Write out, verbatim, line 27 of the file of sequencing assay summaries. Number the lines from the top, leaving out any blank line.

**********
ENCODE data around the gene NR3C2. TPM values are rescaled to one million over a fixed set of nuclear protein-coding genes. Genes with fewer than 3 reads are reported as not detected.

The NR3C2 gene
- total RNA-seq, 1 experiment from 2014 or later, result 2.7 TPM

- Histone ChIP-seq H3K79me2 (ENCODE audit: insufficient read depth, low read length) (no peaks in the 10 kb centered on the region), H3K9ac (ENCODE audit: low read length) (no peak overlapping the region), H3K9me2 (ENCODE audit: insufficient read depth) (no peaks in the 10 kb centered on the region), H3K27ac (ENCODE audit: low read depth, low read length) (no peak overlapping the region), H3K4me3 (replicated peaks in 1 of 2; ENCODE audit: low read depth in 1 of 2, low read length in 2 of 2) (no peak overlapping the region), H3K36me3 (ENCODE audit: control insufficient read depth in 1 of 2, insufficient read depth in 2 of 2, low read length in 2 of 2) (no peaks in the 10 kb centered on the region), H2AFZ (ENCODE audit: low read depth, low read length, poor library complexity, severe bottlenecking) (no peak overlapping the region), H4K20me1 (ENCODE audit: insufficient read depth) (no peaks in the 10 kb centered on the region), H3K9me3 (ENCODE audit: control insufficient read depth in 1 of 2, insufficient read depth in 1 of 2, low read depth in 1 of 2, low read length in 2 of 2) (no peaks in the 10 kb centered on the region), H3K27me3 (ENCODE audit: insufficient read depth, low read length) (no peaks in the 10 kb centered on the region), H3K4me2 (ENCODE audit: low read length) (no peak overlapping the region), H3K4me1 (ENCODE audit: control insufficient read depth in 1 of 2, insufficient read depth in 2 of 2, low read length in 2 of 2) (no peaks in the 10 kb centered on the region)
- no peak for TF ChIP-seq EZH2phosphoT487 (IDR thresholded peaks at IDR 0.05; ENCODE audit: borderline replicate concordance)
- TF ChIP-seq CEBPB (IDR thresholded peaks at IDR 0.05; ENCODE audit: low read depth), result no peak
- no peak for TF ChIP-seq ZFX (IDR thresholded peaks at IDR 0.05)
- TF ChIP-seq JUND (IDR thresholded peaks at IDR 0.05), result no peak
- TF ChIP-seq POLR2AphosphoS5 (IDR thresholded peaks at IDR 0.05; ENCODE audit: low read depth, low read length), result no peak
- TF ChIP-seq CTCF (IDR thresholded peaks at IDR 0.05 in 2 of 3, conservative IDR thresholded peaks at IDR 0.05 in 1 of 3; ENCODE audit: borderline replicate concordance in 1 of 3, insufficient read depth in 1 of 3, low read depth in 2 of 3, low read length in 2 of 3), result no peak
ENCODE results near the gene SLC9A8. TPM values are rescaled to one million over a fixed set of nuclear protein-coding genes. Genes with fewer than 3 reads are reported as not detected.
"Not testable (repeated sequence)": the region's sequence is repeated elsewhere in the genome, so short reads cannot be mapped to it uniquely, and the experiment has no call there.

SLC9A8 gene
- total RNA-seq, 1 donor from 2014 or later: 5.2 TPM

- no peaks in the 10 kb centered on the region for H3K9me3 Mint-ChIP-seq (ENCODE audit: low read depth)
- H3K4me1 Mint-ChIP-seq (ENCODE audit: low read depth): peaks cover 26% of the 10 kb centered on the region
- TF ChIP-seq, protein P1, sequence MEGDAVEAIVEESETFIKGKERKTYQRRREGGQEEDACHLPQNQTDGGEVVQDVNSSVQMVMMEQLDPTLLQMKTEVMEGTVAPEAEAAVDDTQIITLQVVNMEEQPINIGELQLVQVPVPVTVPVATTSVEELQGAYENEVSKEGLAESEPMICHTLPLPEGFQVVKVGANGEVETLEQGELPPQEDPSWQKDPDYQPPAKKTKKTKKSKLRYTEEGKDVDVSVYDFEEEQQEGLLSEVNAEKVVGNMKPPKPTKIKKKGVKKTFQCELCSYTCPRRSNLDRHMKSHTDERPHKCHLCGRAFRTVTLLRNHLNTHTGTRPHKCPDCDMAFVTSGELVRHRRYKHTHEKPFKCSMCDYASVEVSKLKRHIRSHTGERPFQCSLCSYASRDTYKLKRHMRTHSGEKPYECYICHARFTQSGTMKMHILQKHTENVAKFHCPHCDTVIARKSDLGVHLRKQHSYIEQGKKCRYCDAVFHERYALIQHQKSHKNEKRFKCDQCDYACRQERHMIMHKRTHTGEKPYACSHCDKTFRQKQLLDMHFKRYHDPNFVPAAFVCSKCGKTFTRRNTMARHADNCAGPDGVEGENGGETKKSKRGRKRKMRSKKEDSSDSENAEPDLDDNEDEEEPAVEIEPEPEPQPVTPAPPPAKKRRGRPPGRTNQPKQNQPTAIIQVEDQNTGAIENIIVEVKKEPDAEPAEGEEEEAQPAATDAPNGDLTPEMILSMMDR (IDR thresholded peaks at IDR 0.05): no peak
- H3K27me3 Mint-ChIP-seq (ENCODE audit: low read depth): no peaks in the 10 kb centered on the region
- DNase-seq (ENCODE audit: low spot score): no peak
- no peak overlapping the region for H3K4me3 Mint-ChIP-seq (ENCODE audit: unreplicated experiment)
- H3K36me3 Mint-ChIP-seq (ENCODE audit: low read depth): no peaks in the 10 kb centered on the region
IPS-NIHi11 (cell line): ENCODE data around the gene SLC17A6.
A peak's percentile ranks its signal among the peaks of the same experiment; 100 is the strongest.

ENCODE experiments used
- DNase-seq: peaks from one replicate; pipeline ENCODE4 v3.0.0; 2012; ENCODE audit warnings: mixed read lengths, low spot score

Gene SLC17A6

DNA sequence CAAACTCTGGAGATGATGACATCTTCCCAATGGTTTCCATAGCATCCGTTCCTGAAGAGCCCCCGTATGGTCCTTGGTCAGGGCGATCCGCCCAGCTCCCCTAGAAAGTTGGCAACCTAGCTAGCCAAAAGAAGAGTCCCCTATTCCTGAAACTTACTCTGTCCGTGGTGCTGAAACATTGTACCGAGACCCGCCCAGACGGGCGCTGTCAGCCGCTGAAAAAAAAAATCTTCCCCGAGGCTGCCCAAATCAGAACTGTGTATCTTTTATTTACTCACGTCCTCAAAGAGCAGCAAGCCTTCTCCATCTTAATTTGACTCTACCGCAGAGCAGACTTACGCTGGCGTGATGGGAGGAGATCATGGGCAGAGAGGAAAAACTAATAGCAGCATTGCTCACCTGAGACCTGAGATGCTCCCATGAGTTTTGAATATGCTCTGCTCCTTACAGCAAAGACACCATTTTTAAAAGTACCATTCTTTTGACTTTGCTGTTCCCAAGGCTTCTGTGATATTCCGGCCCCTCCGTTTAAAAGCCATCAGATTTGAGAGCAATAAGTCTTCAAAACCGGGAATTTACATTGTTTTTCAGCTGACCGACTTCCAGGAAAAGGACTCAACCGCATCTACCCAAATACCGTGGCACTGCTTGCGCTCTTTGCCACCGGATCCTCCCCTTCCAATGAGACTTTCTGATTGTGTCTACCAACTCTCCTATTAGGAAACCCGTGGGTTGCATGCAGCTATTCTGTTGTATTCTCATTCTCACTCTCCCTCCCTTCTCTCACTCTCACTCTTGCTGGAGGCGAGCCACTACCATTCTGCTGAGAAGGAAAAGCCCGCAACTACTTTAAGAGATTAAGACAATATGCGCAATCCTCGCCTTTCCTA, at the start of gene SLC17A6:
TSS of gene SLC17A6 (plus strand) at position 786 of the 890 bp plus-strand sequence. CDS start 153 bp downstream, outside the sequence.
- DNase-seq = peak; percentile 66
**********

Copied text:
DNA sequence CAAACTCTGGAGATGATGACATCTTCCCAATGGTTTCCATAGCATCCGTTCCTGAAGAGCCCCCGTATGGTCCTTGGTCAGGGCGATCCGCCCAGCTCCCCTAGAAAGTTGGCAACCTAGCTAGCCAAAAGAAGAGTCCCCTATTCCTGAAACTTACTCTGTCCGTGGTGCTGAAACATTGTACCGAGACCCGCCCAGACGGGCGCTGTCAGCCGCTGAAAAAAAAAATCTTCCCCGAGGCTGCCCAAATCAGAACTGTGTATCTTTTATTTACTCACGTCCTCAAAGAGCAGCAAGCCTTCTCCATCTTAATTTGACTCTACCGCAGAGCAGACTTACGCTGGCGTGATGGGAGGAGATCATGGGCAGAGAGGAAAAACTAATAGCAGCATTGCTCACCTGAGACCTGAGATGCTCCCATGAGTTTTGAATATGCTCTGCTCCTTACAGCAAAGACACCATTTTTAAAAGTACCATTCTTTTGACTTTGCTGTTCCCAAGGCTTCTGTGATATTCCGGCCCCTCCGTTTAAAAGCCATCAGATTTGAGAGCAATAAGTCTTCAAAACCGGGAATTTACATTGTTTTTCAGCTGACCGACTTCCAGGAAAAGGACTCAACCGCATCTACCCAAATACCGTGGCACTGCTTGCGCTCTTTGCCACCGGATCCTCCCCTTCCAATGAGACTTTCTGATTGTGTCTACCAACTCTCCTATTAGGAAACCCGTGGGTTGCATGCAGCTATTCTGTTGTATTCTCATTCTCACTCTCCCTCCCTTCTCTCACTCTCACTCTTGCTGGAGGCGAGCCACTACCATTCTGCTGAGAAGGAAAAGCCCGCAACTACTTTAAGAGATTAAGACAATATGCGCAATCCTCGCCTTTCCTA, at the start of gene SLC17A6: